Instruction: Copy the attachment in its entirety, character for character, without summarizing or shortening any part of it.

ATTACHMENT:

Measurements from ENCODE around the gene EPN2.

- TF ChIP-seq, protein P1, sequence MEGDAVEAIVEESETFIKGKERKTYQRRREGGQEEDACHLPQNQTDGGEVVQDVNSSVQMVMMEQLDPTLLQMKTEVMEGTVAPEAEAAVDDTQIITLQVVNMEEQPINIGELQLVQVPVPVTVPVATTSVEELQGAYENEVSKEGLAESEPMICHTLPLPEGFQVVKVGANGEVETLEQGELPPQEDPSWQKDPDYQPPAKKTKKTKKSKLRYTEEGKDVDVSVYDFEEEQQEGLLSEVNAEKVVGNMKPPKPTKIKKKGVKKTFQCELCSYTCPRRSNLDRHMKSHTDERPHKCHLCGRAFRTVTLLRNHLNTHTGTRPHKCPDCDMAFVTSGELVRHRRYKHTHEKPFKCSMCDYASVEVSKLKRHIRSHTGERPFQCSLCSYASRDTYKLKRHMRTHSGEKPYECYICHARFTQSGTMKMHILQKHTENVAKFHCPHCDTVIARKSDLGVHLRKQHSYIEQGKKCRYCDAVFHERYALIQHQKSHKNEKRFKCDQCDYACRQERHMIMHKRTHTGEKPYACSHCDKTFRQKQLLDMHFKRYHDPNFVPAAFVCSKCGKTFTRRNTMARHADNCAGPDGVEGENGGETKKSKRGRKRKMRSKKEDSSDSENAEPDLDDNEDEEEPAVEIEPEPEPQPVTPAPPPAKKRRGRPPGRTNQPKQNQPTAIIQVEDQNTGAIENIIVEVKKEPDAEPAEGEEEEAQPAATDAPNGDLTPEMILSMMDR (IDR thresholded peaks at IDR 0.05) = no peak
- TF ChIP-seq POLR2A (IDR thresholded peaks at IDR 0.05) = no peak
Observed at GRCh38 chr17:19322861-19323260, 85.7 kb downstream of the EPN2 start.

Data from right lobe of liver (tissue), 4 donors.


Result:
Measurements from ENCODE around the gene EPN2.

- TF ChIP-seq, protein P1, sequence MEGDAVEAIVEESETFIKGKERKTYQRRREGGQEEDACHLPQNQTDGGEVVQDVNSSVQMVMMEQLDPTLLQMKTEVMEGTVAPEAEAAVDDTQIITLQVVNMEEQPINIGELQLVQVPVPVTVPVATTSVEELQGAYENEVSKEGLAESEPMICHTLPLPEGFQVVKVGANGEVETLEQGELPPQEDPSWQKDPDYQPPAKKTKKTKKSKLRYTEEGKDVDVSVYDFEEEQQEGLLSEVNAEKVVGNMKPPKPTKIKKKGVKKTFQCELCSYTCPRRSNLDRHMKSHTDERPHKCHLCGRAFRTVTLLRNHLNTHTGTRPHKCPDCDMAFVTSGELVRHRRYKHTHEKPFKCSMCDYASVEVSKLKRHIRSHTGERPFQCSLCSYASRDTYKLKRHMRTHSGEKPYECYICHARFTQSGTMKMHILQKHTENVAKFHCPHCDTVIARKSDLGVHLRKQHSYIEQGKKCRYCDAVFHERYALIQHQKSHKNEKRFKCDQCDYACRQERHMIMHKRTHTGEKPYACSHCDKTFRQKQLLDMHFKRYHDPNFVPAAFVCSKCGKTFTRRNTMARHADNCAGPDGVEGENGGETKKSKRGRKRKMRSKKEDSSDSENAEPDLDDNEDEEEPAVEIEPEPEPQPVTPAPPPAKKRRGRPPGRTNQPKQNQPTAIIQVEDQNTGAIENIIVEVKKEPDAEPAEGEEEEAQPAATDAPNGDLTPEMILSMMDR (IDR thresholded peaks at IDR 0.05) = no peak
- TF ChIP-seq POLR2A (IDR thresholded peaks at IDR 0.05) = no peak
Observed at GRCh38 chr17:19322861-19323260, 85.7 kb downstream of the EPN2 start.

Data from right lobe of liver (tissue), 4 donors.